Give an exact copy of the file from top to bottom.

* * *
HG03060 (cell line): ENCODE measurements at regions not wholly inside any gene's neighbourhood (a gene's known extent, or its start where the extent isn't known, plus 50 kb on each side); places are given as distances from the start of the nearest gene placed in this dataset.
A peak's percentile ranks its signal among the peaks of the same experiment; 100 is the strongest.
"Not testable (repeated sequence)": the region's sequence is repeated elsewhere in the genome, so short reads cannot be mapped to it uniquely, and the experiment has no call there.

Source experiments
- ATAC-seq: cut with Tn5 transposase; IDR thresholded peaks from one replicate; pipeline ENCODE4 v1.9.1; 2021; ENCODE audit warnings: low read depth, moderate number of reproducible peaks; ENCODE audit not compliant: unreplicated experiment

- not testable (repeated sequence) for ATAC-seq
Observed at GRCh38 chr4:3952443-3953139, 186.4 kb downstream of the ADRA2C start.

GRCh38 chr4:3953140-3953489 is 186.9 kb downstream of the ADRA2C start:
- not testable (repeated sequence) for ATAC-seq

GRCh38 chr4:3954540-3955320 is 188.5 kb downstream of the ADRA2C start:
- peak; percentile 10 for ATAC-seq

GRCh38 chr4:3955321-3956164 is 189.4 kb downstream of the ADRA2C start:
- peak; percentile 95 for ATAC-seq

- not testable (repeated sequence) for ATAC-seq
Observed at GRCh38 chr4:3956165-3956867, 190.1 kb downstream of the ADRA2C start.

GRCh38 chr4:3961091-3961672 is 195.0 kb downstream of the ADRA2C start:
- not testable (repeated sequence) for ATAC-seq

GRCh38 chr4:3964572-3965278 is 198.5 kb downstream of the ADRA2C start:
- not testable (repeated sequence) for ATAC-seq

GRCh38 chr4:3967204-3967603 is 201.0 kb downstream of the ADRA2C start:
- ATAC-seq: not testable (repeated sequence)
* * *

HG03060 (cell line): ENCODE measurements at regions not wholly inside any gene's neighbourhood (a gene's known extent, or its start where the extent isn't known, plus 50 kb on each side); places are given as distances from the start of the nearest gene placed in this dataset.
A peak's percentile ranks its signal among the peaks of the same experiment; 100 is the strongest.
"Not testable (repeated sequence)": the region's sequence is repeated elsewhere in the genome, so short reads cannot be mapped to it uniquely, and the experiment has no call there.

Source experiments
- ATAC-seq: cut with Tn5 transposase; IDR thresholded peaks from one replicate; pipeline ENCODE4 v1.9.1; 2021; ENCODE audit warnings: low read depth, moderate number of reproducible peaks; ENCODE audit not compliant: unreplicated experiment

- not testable (repeated sequence) for ATAC-seq
Observed at GRCh38 chr4:3952443-3953139, 186.4 kb downstream of the ADRA2C start.

GRCh38 chr4:3953140-3953489 is 186.9 kb downstream of the ADRA2C start:
- not testable (repeated sequence) for ATAC-seq

GRCh38 chr4:3954540-3955320 is 188.5 kb downstream of the ADRA2C start:
- peak; percentile 10 for ATAC-seq

GRCh38 chr4:3955321-3956164 is 189.4 kb downstream of the ADRA2C start:
- peak; percentile 95 for ATAC-seq

- not testable (repeated sequence) for ATAC-seq
Observed at GRCh38 chr4:3956165-3956867, 190.1 kb downstream of the ADRA2C start.

GRCh38 chr4:3961091-3961672 is 195.0 kb downstream of the ADRA2C start:
- not testable (repeated sequence) for ATAC-seq

GRCh38 chr4:3964572-3965278 is 198.5 kb downstream of the ADRA2C start:
- not testable (repeated sequence) for ATAC-seq

GRCh38 chr4:3967204-3967603 is 201.0 kb downstream of the ADRA2C start:
- ATAC-seq: not testable (repeated sequence)